A replica Second World War boat cradle in Scalloway has been given the green light by council planners.
The Shetland Bus Friendship Society submitted plans in September to replace the existing cradle, constructed in 1975, which was said to be “no longer in use or maintained” and “slowly corroding away”.
The plans for a replacement cradle are fully supported by the Øygarden kommune in Norway and Malakoff Ltd, on whose shipyard the cradle currently sits.
An accurate replica of the original 1942 cradle will be constructed following the planning approval.
Planning manager Iain McDiarmid said the new cradle would be a “welcome addition to Scalloway’s historic waterfront”.
He said it would “not only serve as an important visitor attraction and educational tool for future generations”, but would also help in “strengthening existing community ties between Shetlanders and Norwegians”.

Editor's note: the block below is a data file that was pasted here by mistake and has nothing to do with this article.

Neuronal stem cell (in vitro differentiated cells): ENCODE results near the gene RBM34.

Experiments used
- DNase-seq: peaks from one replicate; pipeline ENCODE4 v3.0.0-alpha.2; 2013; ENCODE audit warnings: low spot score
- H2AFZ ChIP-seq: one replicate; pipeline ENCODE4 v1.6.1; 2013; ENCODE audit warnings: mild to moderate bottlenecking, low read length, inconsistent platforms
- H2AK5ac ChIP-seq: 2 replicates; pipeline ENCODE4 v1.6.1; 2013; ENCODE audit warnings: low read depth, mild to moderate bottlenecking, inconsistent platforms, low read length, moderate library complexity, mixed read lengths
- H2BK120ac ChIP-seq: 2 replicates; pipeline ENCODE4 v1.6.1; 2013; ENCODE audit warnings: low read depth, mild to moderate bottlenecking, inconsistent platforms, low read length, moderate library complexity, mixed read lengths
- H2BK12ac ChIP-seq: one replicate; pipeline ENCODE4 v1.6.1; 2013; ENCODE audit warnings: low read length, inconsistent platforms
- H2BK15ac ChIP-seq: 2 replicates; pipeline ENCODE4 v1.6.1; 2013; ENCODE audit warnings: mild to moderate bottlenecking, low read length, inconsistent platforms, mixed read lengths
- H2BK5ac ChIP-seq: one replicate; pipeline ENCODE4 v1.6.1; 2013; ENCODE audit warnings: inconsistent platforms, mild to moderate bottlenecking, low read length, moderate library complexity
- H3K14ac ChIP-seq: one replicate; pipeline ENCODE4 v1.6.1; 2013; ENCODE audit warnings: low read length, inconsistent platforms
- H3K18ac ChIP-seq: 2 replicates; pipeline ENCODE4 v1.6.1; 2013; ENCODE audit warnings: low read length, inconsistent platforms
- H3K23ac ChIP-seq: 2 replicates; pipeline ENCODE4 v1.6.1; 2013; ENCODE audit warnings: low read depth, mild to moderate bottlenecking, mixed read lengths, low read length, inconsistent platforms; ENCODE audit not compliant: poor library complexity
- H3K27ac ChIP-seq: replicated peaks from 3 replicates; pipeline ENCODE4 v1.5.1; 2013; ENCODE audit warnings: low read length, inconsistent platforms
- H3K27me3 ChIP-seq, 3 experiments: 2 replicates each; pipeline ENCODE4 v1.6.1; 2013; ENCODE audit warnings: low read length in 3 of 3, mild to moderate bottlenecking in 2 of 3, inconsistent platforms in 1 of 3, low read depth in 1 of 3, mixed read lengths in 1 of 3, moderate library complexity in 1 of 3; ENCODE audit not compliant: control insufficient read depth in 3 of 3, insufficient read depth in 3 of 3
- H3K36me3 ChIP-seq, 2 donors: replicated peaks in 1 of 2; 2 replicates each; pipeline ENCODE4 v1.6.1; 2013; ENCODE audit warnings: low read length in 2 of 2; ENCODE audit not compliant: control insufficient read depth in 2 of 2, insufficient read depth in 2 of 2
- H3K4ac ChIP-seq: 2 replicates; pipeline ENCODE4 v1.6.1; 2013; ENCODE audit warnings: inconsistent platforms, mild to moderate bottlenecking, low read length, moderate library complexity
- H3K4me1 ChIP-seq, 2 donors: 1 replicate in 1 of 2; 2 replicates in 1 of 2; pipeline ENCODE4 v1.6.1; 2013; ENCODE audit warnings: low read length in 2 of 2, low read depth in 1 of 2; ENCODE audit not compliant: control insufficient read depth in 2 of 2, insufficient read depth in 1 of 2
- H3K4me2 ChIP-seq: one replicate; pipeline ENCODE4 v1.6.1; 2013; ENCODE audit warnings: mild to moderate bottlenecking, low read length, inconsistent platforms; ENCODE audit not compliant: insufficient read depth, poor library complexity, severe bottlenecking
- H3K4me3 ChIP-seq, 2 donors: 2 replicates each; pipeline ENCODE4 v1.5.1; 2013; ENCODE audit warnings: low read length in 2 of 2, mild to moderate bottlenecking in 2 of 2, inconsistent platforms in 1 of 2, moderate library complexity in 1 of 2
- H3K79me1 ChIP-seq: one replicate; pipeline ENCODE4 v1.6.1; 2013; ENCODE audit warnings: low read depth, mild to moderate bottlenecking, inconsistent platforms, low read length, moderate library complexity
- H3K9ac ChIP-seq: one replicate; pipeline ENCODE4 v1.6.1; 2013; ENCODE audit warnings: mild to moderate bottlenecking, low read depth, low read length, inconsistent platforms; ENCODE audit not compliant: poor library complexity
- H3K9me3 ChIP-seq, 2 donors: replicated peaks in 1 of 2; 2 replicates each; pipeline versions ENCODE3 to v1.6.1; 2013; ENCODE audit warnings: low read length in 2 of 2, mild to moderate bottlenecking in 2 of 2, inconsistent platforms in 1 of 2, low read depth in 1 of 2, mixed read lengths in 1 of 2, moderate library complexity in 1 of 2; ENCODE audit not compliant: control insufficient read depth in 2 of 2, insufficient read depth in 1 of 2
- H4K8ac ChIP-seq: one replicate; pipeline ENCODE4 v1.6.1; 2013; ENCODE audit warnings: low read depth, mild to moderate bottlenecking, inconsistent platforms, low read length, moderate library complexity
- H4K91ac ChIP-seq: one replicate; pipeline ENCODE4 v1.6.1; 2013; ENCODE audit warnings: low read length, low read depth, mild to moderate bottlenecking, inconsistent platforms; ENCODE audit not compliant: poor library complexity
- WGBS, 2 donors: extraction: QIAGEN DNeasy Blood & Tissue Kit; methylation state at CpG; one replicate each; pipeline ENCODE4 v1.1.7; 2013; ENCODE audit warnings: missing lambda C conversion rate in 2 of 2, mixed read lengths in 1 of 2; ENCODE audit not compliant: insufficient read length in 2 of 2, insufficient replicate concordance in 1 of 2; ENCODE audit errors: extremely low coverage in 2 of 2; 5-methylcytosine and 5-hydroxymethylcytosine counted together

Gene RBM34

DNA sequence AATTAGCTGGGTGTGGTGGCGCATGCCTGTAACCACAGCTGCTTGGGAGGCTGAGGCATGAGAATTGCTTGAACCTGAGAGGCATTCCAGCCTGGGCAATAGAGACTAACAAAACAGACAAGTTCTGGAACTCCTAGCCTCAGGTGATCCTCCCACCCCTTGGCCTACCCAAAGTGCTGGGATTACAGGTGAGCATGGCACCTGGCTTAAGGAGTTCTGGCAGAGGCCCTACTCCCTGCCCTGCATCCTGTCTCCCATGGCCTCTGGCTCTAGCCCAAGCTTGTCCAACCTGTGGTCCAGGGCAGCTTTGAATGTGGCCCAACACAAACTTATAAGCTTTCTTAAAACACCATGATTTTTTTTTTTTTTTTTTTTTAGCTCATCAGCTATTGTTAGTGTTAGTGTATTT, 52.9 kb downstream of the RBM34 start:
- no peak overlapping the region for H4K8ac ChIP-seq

“The existing 1975 cradle is in a poor condition due to its corroding steel construction and has no historic significance or relevance to the original purpose of Prince Olaf Slipway built in 1942,” he added.
“Hence its removal and subsequent replacement in the style, scale and materials of the original cradle will seek to better reflect the history of the Second World War slipway, which is also of national importance to Norway.”
The so-called 1975 cradle has been in place for almost 50 years at the Prince Olav Slipway, but has no historical significance to the original cradle associated with the Shetland Bus.